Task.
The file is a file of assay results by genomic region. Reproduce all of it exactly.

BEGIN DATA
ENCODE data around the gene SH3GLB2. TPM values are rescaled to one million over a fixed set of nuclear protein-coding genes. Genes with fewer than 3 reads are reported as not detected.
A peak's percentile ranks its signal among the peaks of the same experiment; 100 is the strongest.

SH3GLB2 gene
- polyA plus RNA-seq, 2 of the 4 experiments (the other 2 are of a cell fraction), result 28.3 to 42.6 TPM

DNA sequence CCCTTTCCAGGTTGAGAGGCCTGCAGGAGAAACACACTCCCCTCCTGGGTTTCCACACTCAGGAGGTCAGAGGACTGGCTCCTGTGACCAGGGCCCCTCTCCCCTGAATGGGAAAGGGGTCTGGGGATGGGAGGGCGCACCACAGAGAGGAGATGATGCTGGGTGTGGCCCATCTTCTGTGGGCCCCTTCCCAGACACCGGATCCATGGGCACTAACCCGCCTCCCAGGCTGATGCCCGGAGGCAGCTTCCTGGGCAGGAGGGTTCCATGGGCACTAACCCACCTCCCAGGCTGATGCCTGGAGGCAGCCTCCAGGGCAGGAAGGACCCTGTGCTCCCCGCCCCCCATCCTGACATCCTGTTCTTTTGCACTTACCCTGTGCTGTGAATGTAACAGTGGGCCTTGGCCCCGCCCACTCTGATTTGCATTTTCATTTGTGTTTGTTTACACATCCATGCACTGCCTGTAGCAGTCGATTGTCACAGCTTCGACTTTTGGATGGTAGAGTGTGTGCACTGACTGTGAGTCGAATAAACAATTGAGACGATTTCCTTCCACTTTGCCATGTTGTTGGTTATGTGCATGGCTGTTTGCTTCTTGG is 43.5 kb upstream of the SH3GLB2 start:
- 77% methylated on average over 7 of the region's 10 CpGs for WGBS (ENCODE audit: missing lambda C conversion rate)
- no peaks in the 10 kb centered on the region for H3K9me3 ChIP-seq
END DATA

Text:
ENCODE data around the gene SH3GLB2. TPM values are rescaled to one million over a fixed set of nuclear protein-coding genes. Genes with fewer than 3 reads are reported as not detected.
A peak's percentile ranks its signal among the peaks of the same experiment; 100 is the strongest.

SH3GLB2 gene
- polyA plus RNA-seq, 2 of the 4 experiments (the other 2 are of a cell fraction), result 28.3 to 42.6 TPM

DNA sequence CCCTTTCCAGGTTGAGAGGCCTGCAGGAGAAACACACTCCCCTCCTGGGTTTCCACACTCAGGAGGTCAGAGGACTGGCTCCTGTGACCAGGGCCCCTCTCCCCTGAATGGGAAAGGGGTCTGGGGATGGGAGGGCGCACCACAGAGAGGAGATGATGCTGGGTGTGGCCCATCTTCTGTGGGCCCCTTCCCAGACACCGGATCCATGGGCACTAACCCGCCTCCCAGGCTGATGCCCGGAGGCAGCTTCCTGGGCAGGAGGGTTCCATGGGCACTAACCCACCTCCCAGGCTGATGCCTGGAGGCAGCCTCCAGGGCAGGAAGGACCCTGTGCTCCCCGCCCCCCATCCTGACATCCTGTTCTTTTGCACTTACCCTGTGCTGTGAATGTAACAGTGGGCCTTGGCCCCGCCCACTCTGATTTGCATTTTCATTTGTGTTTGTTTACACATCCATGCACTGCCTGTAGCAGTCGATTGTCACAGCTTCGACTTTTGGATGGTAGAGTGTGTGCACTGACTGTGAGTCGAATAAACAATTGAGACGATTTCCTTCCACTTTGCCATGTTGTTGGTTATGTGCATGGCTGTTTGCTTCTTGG is 43.5 kb upstream of the SH3GLB2 start:
- 77% methylated on average over 7 of the region's 10 CpGs for WGBS (ENCODE audit: missing lambda C conversion rate)
- no peaks in the 10 kb centered on the region for H3K9me3 ChIP-seq